Even up to as late as the early 1960s farming was very labour intensive. Irish men would be employed from May to January to work singling, weeding and harvesting the sugar beet and helping to harvest the corn. Women from the surrounding villages, as many as 40 of them, would also work on the land helping with the lighter manual work of picking sprouts or gathering potatoes and vegetables such as carrots, that were grown locally, and had to all be pulled by hand. Then there were no giant machines that could do everything in one pass as there is now.
Mechanisation had begun to creep in very slowly in the late 1800s. In 1890 Charles Young Hewitt, who was a farmer in the parish, was recorded as owning a threshing machine. Gradually other machines were introduced that increasingly did men out of jobs. Power provided by stationary engines running on petrol meant that it wasn’t necessary to have mains electricity connected and the original bucket type milking machines that were introduced enabled one man to milk many more cows than when they had to milked by hand.
The Second World War resulted in land that had not previously been cultivated being brought into production. The deep dykes around the Channels Wood were dug out by Italian prisoners of war to drain some of the fen land. Land Army women were billeted in the Hall to work the land because so many local men had been called to serve their country.
In the 1950s there were still only a handful of tractors in use and the horse remained an important tool but they not only worked at a snail’s pace compared with modern machines but also needed a lot of caring for before and after they’d done their day’s work. In the harvest field they would be used to pull binders to cut and bundle the corn. The sheaves then had to be stooked up to dry before they were loaded by hand onto tumbrels or wagons and taken back to the farm, unloaded and built into stacks which were often then thatched to keep them dry. After that came the sugar beet to be carted and then muck and in spring there was ploughing, a man and a pair of horses could do only an acre a day, preparing the land then sowing the seeds. Summer time was hay making time and then once again it was harvest.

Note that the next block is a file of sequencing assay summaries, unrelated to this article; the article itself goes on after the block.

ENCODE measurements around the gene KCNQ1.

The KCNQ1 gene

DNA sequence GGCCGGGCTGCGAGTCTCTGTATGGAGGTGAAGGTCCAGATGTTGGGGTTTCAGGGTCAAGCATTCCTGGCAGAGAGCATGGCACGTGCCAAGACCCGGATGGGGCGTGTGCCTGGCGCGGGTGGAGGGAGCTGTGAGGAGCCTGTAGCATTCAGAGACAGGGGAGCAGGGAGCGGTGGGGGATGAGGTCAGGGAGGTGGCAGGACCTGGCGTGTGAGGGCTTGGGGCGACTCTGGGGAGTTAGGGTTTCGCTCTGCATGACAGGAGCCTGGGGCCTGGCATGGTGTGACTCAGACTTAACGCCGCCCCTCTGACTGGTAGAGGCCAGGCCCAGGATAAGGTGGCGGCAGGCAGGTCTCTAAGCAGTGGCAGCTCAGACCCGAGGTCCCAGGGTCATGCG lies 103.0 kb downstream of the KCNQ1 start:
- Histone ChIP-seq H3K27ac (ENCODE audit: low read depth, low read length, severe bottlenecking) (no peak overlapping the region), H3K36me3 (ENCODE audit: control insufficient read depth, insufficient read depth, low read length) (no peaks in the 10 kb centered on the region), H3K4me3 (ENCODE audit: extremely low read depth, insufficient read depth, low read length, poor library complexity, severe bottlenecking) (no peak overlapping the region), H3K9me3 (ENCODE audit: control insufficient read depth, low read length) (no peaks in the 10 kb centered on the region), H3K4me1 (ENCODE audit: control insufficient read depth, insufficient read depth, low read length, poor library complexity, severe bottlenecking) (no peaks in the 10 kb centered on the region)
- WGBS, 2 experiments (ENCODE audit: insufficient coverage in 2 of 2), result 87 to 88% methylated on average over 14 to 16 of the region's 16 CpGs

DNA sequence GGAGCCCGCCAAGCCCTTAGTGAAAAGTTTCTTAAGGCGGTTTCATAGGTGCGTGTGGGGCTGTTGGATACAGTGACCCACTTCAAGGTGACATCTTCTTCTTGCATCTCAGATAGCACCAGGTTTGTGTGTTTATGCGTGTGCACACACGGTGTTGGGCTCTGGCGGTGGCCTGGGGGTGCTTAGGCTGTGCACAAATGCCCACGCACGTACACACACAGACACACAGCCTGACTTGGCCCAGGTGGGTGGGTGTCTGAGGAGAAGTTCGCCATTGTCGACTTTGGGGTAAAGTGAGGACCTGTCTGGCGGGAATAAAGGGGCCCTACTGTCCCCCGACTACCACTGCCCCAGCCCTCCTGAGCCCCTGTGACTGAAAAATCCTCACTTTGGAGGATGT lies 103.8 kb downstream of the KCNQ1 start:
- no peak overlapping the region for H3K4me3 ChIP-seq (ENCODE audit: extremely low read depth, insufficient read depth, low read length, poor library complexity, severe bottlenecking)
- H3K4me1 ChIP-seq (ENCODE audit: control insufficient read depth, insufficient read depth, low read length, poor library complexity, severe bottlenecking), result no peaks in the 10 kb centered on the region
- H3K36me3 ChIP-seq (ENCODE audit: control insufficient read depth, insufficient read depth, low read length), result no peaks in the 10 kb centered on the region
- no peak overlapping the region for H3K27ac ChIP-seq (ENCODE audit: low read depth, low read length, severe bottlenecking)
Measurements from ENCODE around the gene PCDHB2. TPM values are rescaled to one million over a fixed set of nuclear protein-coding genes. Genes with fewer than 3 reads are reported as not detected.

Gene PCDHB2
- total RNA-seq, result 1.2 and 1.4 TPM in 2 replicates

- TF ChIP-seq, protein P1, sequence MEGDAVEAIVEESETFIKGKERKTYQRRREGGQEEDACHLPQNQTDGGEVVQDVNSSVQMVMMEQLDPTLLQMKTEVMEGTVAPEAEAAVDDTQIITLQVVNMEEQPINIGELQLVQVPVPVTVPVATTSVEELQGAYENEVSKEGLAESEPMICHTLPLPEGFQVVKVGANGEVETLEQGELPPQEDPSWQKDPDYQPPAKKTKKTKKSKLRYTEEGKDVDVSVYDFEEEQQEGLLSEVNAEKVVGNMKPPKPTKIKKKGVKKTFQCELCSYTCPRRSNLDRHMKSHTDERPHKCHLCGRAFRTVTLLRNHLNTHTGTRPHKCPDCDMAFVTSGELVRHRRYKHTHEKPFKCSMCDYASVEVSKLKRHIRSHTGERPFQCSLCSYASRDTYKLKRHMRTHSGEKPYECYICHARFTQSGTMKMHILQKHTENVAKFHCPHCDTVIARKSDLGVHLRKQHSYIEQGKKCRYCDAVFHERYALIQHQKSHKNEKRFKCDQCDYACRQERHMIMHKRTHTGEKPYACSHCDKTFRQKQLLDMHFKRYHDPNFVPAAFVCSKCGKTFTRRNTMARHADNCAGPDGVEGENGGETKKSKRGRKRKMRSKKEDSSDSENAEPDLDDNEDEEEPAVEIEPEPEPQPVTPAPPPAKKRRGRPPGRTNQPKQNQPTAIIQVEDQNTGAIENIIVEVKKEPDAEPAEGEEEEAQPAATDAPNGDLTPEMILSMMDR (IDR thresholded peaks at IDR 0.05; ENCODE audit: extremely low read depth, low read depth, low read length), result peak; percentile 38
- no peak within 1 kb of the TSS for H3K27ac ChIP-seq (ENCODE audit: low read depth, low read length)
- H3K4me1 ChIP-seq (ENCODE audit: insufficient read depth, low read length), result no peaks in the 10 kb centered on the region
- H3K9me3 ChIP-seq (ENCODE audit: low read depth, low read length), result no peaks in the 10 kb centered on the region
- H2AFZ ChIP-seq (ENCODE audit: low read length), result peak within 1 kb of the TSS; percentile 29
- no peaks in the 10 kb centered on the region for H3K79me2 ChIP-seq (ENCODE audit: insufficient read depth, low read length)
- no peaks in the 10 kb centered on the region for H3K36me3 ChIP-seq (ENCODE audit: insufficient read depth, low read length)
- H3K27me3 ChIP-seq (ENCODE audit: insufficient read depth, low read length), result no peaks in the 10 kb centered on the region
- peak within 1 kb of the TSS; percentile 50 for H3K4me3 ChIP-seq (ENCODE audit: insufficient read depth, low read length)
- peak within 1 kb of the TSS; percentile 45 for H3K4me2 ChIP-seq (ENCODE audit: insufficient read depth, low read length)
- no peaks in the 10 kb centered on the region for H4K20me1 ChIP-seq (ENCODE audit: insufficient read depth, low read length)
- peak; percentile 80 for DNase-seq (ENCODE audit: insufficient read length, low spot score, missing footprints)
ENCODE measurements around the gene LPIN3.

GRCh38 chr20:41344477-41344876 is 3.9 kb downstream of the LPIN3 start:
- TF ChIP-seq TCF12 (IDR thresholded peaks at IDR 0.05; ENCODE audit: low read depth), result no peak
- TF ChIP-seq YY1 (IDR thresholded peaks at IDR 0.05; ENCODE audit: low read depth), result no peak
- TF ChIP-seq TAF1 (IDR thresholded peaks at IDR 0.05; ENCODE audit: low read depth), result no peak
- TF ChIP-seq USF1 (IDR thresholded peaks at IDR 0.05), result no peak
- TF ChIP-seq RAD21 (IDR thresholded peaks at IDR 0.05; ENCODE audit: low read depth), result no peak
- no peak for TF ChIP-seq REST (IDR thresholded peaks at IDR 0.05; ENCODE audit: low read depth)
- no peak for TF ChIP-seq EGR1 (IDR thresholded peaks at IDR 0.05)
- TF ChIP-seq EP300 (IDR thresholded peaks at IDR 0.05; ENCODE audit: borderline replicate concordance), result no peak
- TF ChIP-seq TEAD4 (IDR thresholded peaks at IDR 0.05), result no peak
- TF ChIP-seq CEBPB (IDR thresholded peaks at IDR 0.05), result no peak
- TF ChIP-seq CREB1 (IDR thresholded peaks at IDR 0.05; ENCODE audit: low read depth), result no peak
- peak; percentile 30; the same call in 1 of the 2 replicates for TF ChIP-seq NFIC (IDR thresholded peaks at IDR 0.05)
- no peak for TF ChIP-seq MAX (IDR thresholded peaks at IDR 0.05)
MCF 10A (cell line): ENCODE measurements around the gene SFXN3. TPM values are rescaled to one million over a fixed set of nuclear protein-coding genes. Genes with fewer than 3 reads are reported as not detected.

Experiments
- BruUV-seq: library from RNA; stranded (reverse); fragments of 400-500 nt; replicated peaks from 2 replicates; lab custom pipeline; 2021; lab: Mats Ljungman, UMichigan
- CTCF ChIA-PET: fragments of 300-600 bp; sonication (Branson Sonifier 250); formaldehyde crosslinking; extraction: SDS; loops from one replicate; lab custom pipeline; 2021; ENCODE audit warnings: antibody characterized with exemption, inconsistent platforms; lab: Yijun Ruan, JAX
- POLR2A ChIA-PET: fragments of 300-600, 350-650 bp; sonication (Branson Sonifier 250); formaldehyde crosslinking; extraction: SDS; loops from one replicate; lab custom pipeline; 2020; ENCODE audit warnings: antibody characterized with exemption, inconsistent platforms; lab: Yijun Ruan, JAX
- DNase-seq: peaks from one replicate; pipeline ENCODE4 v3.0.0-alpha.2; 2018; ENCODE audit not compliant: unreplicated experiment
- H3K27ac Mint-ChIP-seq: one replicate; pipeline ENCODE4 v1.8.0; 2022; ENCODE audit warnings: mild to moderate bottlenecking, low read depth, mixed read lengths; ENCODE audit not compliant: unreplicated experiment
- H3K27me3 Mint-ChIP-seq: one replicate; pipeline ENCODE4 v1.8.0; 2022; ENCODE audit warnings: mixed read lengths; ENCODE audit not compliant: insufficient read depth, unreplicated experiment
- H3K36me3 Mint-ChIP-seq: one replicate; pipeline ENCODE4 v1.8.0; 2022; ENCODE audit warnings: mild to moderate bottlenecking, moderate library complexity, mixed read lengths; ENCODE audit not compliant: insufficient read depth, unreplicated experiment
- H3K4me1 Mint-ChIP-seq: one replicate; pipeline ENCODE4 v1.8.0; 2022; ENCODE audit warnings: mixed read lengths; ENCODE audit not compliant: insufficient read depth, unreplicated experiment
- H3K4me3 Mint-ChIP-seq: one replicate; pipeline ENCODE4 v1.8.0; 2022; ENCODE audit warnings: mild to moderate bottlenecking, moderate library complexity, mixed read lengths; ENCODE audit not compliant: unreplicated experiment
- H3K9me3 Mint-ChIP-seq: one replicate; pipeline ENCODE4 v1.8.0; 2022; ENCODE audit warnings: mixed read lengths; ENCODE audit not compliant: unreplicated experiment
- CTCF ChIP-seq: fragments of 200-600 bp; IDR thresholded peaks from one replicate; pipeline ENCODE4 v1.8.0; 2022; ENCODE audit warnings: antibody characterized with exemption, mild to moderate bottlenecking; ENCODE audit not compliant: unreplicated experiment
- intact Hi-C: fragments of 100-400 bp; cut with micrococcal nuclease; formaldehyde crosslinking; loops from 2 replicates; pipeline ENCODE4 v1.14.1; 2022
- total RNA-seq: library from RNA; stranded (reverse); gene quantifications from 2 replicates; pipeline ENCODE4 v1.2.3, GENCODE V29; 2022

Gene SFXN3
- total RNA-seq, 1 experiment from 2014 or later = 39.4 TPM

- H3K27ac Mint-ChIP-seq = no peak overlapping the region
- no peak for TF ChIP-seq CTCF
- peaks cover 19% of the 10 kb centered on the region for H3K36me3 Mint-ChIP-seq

The invention of combine harvesters meant that one man could do quickly in one process what it had taken days for many to do. Precision drills meant that beet no longer needed chopping out and sprays controlled the weed growth. Even though the land around the village varies greatly, fields on the edge of Breckland (near Beachamwell) are light and sandy, others are chalky and heavier while some are black peaty fenland, they all grow crops well. The livestock gradually disappeared, most of the grassland was ploughed up and now the only animals to be seen, apart from four or five bullocks grazing the paddocks, are a few horses.
In the span of not much more than a decade the number of farm workers was reduced to a fraction and the structure of Barton Bendish changed. There were no longer jobs locally and people sought work out of the area meaning that they spent the day times away from the village or moved to the towns as many did.